Yet her son, Shaun Gratton who has Down's Syndrome, rallied and continues to amaze his family with his determination. Olga said: "He's a fighter and keeps coming round.....it's like a miracle."
"He was 54 on January 17 - we never thought he would make 44.
"Each time when they give you the diagnosis that he might not pull through is awful. We've had to prepare ourselves and think about funerals."
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Shaun's ordeal started in 2013 when he was on holiday in St Ives and his leg swelled up. He was found to have five blood clots and six months later was diagnosed with testicular cancer.
The cancer spread to his aorta where he was found to have a tumour the size of a baseball.
Retired nurse Olga, 77, said: "We were warned that if it grew any bigger he could have a cardiac arrest."
Prior to chemotherapy, Shaun's lungs and kidneys collapsed and his family were told by a consultant that he might not survive.
He developed an abscess near his kidney, his tongue and throat swelled up. Olga said: "We were told by intensive care unit, don't be surprised if during the night we have to take him to theatre for tracheotomy and he dies on the table - he never had to have a tracheotomy."
But Shaun did have one of his kidneys removed at Sheffield’s Royal Hallamshire Hospital where Olga said: "His blood pressure dropped and they nearly lost him.”
Then it was discovered that Shaun's other kidney had got a pointed staghorn stone in it. Olga said: "The doctor told us that the kidney could collapse when they went into it. They took the kidney stone out and he survived again.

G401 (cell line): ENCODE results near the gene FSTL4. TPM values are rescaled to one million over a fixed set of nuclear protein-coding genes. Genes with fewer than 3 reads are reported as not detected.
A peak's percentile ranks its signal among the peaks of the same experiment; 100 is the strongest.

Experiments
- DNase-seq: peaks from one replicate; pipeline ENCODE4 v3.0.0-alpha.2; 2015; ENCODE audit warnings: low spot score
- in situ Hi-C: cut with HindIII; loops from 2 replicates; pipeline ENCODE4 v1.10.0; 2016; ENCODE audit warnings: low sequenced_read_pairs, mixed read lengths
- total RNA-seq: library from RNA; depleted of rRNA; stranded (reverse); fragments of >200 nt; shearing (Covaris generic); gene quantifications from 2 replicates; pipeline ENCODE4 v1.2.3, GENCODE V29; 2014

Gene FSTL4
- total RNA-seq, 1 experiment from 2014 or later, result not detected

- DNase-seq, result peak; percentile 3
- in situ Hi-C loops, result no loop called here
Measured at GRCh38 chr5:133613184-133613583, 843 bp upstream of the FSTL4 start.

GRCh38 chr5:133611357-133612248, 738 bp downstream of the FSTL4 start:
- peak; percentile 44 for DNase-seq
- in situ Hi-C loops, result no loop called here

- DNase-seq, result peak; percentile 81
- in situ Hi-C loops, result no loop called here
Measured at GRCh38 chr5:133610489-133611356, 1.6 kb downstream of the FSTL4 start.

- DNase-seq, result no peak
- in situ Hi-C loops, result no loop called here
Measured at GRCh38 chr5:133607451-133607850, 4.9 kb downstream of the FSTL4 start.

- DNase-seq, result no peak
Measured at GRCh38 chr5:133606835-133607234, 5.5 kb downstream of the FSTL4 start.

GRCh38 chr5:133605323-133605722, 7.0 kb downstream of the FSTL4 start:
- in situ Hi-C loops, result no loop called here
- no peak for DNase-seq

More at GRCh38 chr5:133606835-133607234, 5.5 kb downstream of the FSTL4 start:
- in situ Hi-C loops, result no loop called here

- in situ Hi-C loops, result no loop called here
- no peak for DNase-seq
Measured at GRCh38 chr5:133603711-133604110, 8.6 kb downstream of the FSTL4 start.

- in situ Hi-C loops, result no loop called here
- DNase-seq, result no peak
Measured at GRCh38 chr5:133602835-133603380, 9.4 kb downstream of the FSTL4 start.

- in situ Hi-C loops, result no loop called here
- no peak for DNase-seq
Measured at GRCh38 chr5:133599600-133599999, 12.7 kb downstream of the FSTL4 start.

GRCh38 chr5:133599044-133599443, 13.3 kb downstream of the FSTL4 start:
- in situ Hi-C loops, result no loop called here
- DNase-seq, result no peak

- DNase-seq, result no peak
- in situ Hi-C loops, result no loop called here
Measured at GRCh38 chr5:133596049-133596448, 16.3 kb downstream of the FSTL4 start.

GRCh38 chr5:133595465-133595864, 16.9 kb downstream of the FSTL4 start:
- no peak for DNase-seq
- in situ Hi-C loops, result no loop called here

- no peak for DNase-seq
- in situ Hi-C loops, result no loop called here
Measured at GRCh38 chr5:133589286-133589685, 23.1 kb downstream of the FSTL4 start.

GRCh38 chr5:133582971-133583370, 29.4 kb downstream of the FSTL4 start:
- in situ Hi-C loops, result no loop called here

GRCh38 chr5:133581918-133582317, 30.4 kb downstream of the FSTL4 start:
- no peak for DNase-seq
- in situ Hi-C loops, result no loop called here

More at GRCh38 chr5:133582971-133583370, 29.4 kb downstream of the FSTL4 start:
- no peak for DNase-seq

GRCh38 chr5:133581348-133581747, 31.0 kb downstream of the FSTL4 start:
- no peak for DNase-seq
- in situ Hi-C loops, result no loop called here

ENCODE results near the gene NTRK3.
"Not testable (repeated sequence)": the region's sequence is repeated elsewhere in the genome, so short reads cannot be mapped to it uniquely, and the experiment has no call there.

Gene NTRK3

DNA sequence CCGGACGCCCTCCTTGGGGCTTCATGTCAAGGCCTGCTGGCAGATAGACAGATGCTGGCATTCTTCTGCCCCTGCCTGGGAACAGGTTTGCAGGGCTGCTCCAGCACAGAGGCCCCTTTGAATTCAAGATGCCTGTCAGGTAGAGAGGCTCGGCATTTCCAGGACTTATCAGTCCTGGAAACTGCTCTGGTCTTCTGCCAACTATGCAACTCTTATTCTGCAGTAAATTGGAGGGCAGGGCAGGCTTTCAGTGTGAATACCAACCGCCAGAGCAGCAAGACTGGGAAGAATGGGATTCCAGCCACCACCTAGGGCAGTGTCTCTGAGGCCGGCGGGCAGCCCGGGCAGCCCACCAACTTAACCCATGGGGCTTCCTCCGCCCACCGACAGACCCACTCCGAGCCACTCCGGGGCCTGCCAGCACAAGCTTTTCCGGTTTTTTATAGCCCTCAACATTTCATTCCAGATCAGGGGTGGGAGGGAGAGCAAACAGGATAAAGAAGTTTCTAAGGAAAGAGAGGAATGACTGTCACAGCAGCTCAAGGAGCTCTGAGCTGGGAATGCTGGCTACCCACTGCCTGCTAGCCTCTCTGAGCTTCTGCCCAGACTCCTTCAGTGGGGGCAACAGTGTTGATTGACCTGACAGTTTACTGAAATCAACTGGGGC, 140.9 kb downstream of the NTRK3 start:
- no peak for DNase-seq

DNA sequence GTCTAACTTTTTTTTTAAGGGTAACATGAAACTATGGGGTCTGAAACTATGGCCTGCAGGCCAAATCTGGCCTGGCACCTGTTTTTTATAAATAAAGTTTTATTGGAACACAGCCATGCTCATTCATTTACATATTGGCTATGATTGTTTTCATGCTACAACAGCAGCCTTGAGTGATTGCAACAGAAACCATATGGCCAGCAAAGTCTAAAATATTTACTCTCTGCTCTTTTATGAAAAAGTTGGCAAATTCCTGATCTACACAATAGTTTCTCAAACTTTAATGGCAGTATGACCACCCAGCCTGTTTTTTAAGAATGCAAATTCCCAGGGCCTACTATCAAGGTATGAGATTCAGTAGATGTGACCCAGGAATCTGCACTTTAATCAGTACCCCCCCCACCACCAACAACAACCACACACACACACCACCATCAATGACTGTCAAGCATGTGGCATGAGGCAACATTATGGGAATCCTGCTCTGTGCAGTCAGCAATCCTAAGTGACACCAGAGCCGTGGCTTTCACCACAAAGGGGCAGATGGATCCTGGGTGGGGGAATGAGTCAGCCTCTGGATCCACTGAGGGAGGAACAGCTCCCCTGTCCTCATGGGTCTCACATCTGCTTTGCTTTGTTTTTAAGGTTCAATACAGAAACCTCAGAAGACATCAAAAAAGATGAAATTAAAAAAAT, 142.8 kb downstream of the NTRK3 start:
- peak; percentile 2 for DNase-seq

"Last year Shaun went into Chesterfield Royal Hospital with sepsis in his knee. When he was in hospital the sister said his organs are going down and he's not going to make it...but he did.
"For Shaun to go in hospital and into intensive care and go through all he goes, he doesn't realise he could die...he knows that when he's been in there, they've made him better and he's coming home."
That fighting spirit has seen Shaun defy medical professionals who warned his mum and stepdad Harry that he may never walk again. He now manages to walk with the help of a zimmer frame.
But the restrictions of Covid have meant that trips out of the family home near Ashover are few and far between.
Olga said: "For two years, apart from ambulance taking him to hospital, Shaun has been restricted to the house and he's gone really really quiet. While he's been in his bedroom he's been doing adult colouring books. When he's done these, we cut them out, my niece takes the workings out of clocks and we stick the pictures in the clock frame. We've been auctioning them on Facebook and Shaun's made £350 for Ashgate Hospice.
"He spends hours doing these pictures and he's doing it for the hospice because that's where he was helped in recovery from testicular cancer. He went every Friday as a day case for about two years until he was in remission."
Jack Wood, head of fundraising at Ashgate Hospice, said: “We cannot thank Shaun enough for donating the money from the sales of his wonderful pictures to our charity. We need to raise £7m a year to help families across north Derbyshire who are living with a life-limiting illness and we can’t do this without people coming up with such wonderful fundraising ideas like this.
Not only is Shaun helping to spread joy to those who buy his art, but he’s also helping to fund crucial hospice care for people in his local community,"
To bid for the pictures, visit Shaun's Fundraising For Ashgate Hospice page on Facebook.
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